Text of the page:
The impact of COVID-19 on rural employment up to August, 2020
Date: September 8, 2020
Author: Ray D. Bollman
Governments forced the closure of many businesses with large impacts on employment in both rural and urban areas and have since relaxed restrictions.
A special issue of “Focus on Rural Ontario” entitled COVID-19 Impact on Rural Employment: Ontario in the Canadian context up to August 2020 highlights the impact on rural Ontario with a comparison to the impact on rural employment in other provinces. This special issue is a follow-up to earlier special issues with data on employment in April, May, June and July, 2020.
In Ontario from July to August, 2020, rural employment increased by 1.5% compared to a 2.1% increase in urban areas. By this measure, rural labour markets were closing the COVID-19 employment gap at a (slightly) slower pace, compared to the pace of employment growth in urban labour markets.
In this report, we use the same month in the previous year (i.e., in 2019) to calculate the size of the COVID-19 employment impact (or employment gap). In August, the rural employment gap (-0.6%) was less than the COVID-19 impact in urban areas (-6.3%). The rural gap of -0.6% is less than one-third the Canada-level gap of -7.7% and much less than the rural gap in Alberta (-20.5%) and in rural Quebec (-13.3%).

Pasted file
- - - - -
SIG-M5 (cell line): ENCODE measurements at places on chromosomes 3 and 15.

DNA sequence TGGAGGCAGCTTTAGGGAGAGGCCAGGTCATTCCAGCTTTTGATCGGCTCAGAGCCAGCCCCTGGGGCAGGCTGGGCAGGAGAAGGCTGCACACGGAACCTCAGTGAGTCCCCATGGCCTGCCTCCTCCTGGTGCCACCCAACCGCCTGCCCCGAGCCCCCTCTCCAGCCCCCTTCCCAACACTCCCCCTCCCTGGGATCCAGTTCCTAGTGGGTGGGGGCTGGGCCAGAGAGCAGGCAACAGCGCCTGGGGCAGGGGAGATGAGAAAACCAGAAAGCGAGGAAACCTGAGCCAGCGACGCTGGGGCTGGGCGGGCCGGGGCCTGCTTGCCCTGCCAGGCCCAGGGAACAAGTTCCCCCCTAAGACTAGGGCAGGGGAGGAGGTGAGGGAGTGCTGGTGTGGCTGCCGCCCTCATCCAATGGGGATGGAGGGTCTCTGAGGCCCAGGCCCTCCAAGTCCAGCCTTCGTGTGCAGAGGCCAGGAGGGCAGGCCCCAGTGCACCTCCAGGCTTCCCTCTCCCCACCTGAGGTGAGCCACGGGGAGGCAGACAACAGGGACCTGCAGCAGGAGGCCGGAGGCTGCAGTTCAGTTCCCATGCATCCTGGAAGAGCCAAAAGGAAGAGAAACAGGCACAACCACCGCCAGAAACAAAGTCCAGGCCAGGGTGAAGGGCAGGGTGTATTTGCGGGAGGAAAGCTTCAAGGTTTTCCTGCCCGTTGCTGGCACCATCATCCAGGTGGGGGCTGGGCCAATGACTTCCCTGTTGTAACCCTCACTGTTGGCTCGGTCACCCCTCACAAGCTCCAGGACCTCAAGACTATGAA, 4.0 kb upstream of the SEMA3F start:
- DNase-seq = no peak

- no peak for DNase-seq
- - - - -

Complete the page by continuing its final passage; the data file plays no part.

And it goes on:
Importantly, during the COVID-19 months of March to August, 2020, the rural employment gap in Ontario has been smaller than the urban employment gap. This may be compared to the Canada-level where the rural employment gap has been larger (in most months) than the urban employment gap.
Rural sectors with larger employment gaps include forest, fishing, mining, oil and gas (-79%), information, culture and recreation (-22%), public administration (-12%) and transportation and warehousing sector (-12%). At the other end of the scale, employment in rural construction in each month from March to August, 2020 has been at least 11% above the level of employment in the same month in 2019.
The gap for both males and females in both urban and rural areas has been closing over the March to August period (except for a small widening of the gap for males in July). However, in any given month, the gap for females has been larger than the gap for males in each of urban and rural areas. Thus, a “she-cession” has been experienced in both urban and rural areas in Ontario but different age cohorts among female workers show great contrasts with 25-44 year old women having high, positive levels of employment year over year compared to younger and older age cohorts.
Canada-level charts for rural and small town areas (outside centres of 10,000 or more) are available as:
Bollman 2020 September 6 Rural and small town employment during the COVID-19 era to August, 2020
These charts are an up-date of earlier bundles of charts for employment in April, May, June and July, 2020.